DSHS Study Evaluates COVID-19 Cases & Deaths By Vaccination Status

Texas DSHS vaccination numbers

Study Shows In September Unvaccinated Texans Were 20x more Likely To Die From COVID-19

DSHS recently shared a study where they analyzed the real-world impact of COVID-19 vaccines in Texas. The Texas data shows COVID-19 vaccines offer powerful protection for people from getting sick or seriously ill — even against Delta and other variants.

DSHS calculated the impact of vaccination in Texas by comparing COVID-19 case and death rates among unvaccinated and fully vaccinated people. In order to do this, researchers at the Texas Department of State Health Services analyzed data from electronic lab reports, death certificates, and the state immunization registry. By comparing COVID-19 case and death rates among people who were unvaccinated to those who were fully vaccinated enabling DSHS  to calculate the impact of vaccination in Texas.

The analysis included a period from Jan. 15 to Oct. 1 with a particular focus on the four weeks from Sept. 4 to Oct. 1, which allowed the agency to measure the effect of COVID-19 vaccination as the more contagious Delta variant surged across Texas.

Key Findings From September 4 through October 1, 2021:

  • Unvaccinated people were 13 times more likely to become infected with COVID-19 than fully vaccinated people.
  • Unvaccinated people were 20 times more likely to experience COVID-19-associated death than fully vaccinated people.
  • Vaccination had a strong protective effect on infections and deaths among people of all ages. The protective impact on infections was consistent across adult age groups. Protection was even greater in people ages 12 to 17 years. The protective impact on COVID-19 deaths, which was high for all age groups, varied more widely. In the September time frame, unvaccinated people in their 40s were 55 times more likely to die from COVID-19 compared with fully vaccinated people of the same age. Unvaccinated people aged 75 years and older were 12 times more likely to die than their vaccinated counterparts.
  • Overall, regardless of vaccination status, people in Texas were four to five times more likely to become infected with COVID-19 or suffer a COVID-19-associated death while the Delta variant was prevalent in Texas (August 2021) compared with a period before the Delta variant became prevalent (April 2021).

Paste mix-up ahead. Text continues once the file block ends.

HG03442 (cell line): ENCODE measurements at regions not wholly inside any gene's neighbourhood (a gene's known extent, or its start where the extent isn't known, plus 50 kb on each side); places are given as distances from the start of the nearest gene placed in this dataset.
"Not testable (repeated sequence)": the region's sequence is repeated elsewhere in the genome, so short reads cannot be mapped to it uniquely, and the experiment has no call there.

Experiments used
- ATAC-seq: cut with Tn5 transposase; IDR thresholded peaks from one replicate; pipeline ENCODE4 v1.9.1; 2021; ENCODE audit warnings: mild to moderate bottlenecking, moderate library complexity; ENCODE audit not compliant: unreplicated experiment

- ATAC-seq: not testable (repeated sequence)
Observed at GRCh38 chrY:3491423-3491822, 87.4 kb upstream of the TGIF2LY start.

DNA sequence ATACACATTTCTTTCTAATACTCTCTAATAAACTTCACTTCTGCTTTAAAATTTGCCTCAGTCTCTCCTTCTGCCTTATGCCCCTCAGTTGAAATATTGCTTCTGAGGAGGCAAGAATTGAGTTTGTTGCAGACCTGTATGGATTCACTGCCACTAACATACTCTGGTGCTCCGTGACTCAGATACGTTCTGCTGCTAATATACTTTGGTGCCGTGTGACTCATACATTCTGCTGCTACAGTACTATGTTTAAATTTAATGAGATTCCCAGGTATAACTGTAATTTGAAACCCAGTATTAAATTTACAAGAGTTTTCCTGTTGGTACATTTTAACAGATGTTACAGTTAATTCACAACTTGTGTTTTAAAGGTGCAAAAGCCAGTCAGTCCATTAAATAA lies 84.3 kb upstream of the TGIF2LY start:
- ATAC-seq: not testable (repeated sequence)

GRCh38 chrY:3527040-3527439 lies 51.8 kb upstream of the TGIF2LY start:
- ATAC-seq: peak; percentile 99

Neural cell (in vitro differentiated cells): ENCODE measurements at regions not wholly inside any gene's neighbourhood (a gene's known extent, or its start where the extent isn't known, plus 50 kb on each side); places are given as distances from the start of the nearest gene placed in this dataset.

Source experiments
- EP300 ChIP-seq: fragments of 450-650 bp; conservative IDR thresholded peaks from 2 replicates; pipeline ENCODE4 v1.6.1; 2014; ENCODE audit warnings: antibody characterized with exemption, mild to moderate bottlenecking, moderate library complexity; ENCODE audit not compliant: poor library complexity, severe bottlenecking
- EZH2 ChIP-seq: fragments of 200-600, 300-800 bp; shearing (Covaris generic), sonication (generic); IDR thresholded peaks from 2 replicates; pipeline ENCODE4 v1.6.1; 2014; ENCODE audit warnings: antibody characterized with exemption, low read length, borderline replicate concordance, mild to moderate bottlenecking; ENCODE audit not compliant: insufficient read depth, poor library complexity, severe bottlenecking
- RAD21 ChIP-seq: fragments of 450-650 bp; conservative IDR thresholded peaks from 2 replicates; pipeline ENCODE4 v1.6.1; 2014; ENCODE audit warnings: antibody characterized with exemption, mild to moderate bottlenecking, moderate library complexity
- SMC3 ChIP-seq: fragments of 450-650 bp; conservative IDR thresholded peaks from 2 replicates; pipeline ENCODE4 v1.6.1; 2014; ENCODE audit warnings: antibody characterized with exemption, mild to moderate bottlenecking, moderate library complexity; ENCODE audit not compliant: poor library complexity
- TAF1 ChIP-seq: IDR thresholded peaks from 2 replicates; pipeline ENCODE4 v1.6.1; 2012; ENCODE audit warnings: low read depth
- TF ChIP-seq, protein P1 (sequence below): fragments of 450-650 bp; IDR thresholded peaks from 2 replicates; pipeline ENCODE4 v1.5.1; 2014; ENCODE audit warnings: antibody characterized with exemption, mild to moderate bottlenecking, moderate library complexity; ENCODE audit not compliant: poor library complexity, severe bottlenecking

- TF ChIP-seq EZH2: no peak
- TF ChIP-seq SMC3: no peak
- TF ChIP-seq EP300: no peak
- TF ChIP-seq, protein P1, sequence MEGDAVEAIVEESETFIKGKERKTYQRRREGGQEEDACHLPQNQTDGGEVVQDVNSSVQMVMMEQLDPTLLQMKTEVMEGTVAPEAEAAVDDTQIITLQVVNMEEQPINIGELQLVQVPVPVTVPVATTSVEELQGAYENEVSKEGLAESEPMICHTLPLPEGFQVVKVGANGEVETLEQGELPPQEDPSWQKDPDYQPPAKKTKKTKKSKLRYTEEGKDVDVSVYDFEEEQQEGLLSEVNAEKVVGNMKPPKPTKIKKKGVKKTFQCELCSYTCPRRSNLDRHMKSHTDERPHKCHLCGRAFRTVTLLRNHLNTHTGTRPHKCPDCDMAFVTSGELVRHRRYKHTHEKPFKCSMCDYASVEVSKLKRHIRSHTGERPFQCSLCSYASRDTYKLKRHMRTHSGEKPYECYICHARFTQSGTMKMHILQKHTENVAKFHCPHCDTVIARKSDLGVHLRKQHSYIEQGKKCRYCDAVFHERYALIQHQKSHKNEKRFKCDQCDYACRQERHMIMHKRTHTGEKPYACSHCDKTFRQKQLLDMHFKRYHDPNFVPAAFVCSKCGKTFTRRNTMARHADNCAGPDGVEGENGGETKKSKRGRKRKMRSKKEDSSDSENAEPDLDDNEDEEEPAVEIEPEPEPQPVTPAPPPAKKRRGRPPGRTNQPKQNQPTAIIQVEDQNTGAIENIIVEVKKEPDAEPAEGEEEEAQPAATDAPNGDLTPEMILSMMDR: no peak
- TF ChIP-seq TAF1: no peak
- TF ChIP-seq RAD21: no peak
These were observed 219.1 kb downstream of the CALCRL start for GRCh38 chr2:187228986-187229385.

*A fully vaccinated case is a COVID-19 case (either PCR or an antigen) in a vaccinated person that occurred ≥14 days after completion of their vaccination series.

View the entire DSHS study

Why Did DSHS Use This Timeframe?

The analysis timeframe was chosen because Jan. 15, 2021 represents the first day a Texan could be fully vaccinated, and Oct. 1, 2021 represents the most recent date with complete available data.

What Do They Mean By Vaccinated?

For this study fully vaccinated cases are defined as  cases who received their last recommended dose of an FDA-authorized COVID-19 vaccine, with the appropriate interdose interval if they received a 2-dose series and have had at least 14 days to establish protection.

Unvaccinated cases are defined as cases who did not receive any doses of an FDA-authorized COVID-19 vaccine.

DSHS Data sources:

ImmTrac2, Texas Immunization Registry
Death Registry, Vital Statistics
COVID-19 ELR, National Electronic Disease Surveillance System Electronic Laboratory Reporting

The rates presented in this report were calculated using the state population distribution based on the 2019 U.S. Census standard population estimates. Calculations include only the 12 and older population because they are eligible to be vaccinated. 

CDC Study Data Finds Vaccination Offers More Protection Than Previous COVID Infection

CDC published new report reinforcing that vaccination is the best protection against COVID-19. In a new MMWR examining more than 7,000 people across 9 states who were hospitalized with COVID-like illness, CDC found that those who were unvaccinated and had a recent infection were 5 times more likely to have COVID-19 than those who were recently fully vaccinated and did not have a prior infection.

“We now have additional evidence that reaffirms the importance of COVID-19 vaccines, even if you have had prior infection. This study adds more to the body of knowledge demonstrating the protection of vaccines against severe disease from COVID-19. The best way to stop COVID-19, including the emergence of variants, is with widespread COVID-19 vaccination and with disease prevention actions such as mask wearing, washing hands often, physical distancing, and staying home when sick,” said CDC Director Dr. Rochelle P. Walensky.

The study looked at data from the VISION Network. Analysis of the data showed among adults hospitalized with symptoms similar to COVID-19, unvaccinated people with prior infection within 3-6 months were 5.49 times more likely to have laboratory-confirmed COVID-19 than those who were fully vaccinated within 3-6 months with mRNA (Pfizer or Moderna) COVID-19 vaccines. The study was conducted across 187 hospitals. (CDC referenced Study )